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The blueprint of the Estonian start-up ecosystem’s near future

Startup Estonia

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In one of the previous articles, we suggested that Estonia’s digital success is partly attributed to trust-based networks between state, private sector, and academics in the 1990s. Recently published strategy for developing start-up ecosystem is striking the same note. White Paper by Startup Estonia, a government initiative lays the groundwork for an experimental and synergetic relationship between the state and the start-up scene.

Each country with digital aspirations has its approach for dealing with the highly unpredictable yet possibly extremely rewarding field of start-up companies. Creating an ecosystem of brains, funds, and supportive measures is a tailored job. In Estonia, the blueprint for the next seven years of development was jointly written with representatives of the start-up community. It aims to solve the ever-occurring catch-22 of innovation: for creativity, inventors have to have the independence to set their aims and choose methods; for implementation, there needs to be close cooperation with established actors.

No rest on laurels just yet

“Estonia’s start-up sector is doing very well,” reports Eve Peeterson, Head of Startup Estonia.“But we cannot rest on laurels. We engaged in state-level storytelling for creating a shared vision of our future while Startup Estonia will be acting as an intermediary for boosting cooperation between startups and state.”

According to Sten-Kristjan Saluveer, innovation strategist and entrepreneur, one of the authors of the White Paper, lists four directions for development: local-global interactions mindset, growth, diversification, and open data use.

On a global scale, Estonia is a small country. Therefore, the idea is to enable entrepreneurial attitude and action regardless of the specific location. Mr Saluveer pointed to Cleveron, a global-scale robotics innovator situated in a tiny rural town in the middle of Estonia.

The importance of state innovation funds

On a global scale, Estonia is a small country. Therefore, the idea is to enable entrepreneurial attitude and action regardless of the specific location. As a good example, Mr. Saluveer pointed to Cleveron, a global-scale robotics innovator situated in a tiny rural town in the middle of Estonia.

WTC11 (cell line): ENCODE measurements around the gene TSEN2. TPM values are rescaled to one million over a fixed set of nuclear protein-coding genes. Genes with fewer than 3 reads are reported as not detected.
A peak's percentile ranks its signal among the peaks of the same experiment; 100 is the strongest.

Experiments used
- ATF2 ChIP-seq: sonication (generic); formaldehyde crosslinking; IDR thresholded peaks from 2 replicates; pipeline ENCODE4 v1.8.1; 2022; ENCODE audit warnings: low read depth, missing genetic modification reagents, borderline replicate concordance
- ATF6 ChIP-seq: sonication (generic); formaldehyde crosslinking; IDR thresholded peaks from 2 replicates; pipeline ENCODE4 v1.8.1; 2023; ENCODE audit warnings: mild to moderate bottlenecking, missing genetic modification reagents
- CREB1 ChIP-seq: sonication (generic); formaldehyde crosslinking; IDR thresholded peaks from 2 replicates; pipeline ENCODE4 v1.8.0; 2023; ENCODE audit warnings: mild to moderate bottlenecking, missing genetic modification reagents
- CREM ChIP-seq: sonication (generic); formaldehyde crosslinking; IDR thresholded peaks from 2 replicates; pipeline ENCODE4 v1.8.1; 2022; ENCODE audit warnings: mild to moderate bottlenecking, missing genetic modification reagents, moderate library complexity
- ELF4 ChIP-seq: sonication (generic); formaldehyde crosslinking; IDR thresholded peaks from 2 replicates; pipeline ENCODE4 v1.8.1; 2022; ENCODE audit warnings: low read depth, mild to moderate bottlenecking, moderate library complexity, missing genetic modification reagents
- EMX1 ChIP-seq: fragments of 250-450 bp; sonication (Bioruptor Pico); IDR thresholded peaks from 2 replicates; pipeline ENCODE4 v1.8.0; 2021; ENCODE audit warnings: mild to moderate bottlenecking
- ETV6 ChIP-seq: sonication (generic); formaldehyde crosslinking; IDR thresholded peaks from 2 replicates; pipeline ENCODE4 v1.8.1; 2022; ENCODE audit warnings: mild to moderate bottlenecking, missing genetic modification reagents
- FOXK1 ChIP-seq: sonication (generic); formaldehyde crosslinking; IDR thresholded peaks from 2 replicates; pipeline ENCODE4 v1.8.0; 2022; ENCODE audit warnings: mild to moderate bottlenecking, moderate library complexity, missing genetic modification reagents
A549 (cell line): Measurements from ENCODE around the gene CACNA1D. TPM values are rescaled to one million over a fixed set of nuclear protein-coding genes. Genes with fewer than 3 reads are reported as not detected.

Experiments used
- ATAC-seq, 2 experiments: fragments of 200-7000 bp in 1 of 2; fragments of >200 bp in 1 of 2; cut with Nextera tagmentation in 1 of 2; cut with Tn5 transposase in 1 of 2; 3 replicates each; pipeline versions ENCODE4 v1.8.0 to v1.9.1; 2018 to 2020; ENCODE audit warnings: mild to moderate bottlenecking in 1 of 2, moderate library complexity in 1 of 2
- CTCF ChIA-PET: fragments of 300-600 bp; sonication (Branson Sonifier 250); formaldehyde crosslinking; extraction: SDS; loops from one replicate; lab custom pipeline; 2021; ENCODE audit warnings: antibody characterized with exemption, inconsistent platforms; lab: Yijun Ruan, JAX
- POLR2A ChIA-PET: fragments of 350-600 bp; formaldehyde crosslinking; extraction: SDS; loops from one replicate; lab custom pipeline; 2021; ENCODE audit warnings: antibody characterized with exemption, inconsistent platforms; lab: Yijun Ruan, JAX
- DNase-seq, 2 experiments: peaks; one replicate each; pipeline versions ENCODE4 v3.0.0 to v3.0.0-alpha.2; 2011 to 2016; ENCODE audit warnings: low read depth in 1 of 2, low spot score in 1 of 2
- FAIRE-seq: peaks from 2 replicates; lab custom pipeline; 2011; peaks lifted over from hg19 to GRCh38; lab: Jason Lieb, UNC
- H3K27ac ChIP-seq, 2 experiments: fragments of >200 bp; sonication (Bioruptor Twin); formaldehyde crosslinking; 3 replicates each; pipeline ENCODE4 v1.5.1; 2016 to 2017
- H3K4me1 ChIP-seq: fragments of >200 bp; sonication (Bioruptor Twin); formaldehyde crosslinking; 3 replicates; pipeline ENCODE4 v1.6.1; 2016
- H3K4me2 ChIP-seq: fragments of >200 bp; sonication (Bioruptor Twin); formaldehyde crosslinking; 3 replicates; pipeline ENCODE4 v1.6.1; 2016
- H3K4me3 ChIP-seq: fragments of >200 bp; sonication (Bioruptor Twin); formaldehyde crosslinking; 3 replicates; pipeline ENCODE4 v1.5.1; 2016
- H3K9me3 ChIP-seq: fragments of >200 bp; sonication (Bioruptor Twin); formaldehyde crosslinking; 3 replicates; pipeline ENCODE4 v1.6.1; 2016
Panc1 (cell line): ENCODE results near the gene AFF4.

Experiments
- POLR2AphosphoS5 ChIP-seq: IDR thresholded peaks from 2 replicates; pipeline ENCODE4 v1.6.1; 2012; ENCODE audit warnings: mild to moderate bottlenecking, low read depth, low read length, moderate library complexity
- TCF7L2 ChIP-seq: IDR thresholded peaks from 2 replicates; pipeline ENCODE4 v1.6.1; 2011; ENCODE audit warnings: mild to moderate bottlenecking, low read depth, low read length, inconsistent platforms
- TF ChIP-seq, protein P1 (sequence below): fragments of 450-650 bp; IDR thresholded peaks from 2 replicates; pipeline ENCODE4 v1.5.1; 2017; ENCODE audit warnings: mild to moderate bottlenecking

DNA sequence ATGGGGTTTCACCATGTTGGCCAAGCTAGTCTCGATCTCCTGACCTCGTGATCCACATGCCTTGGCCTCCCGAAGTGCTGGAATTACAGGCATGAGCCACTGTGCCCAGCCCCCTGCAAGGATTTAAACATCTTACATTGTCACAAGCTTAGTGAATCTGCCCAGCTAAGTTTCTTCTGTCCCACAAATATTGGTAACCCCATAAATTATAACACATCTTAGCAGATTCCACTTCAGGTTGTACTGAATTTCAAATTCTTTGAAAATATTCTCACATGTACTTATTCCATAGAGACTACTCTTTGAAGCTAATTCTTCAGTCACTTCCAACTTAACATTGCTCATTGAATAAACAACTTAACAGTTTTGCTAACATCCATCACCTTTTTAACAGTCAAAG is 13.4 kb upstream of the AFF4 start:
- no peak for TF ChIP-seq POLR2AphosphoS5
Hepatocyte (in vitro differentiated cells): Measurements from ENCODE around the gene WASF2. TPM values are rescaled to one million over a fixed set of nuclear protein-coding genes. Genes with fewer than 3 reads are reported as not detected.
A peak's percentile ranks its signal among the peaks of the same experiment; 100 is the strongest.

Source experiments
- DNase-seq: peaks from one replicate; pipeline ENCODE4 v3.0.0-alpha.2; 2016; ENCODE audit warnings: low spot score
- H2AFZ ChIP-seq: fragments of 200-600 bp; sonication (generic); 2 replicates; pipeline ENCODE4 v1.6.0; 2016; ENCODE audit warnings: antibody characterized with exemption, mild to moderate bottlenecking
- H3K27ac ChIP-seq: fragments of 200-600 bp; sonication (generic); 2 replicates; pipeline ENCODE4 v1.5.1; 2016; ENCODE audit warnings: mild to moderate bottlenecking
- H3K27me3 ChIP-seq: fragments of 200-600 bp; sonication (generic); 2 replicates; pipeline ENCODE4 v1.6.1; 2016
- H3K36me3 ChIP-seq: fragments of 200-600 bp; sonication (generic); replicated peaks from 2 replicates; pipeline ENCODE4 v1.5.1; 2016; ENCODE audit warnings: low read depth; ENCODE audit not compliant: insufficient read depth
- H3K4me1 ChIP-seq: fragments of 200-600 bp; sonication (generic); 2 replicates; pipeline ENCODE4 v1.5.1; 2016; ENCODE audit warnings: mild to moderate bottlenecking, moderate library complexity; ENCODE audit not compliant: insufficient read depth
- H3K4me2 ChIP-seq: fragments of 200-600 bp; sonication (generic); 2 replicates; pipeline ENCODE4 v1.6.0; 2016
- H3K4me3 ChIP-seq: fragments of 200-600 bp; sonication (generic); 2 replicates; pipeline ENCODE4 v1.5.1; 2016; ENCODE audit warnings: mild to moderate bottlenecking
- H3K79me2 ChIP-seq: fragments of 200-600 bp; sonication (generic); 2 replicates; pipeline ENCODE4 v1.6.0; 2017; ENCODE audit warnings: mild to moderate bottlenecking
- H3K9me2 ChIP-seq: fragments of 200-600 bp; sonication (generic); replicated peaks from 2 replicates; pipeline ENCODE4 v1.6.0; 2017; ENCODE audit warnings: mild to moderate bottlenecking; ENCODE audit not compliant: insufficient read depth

“We don’t have the luxury of having our Silicon Valley, a hot spot where all the brains and money gather. But we have the whole country, well connected to the global information network, where inventions can spark unexpectedly. We have to cherish that,” Mr. Saluveer stressed.

Indeed, aligning with current innovation literature, peripheries can be understood as niches – pockets of experimentation and fresh ideas. But what happens to these promising beginnings later? For boosting growth, participants agreed that in addition to supporting start-ups at their very beginning, equally important is to support scaling up after 2-3 years of operation. So, on the one hand, state innovation funds (such as EstFund or SmartCap) provide vital early-stage funding and guide direction by posing critical societal questions. On the other hand, however, the startup community has pointed to the need for knowledge transfer and scaling once a product has been developed.

Green technology, mental health, and education

“For example, sustainability and green technology are areas the state can both push investments but also reap the results,” Mr. Saluveer suggests. “In light of the European Green Deal, we see strong support for this mindset by the public sector. But in other areas, too, such as mental health or education.”

Although details of knowledge transfer mechanisms are subject to negotiations, these could include tax reliefs when scaling up solutions or a buy-in program for state enterprises. What is vital is the synergy between startups and the rest of the country’s R&D strategy. Mr. Henrik Kutberg, expert for startup policy at the Ministry of Economic Affairs, stresses that because of its small size, Estonia can benefit from cross-fertilizing research, technology, and business and bringing the participants together through intermediaries such as Startup Estonia.

Next up: science-heavy fields

“We expect that in addition to ICT-based start-up activities, we will have an increased interference with science-heavy fields, be it energy or space sector,” Mr. Kutberg says. “We are thrilled that the startup community has been so thoroughly involved in developing this strategy with us, and we are looking for prompt results in the coming years.”

In a small country like Estonia, we are accustomed to having results quickly. Nevertheless, research-intensive development takes a long time, so agreeing on the directions right away is essential. Luckily, while there might be topics where policymakers have difficulties finding a common language, increasing innovation is hardly the one.

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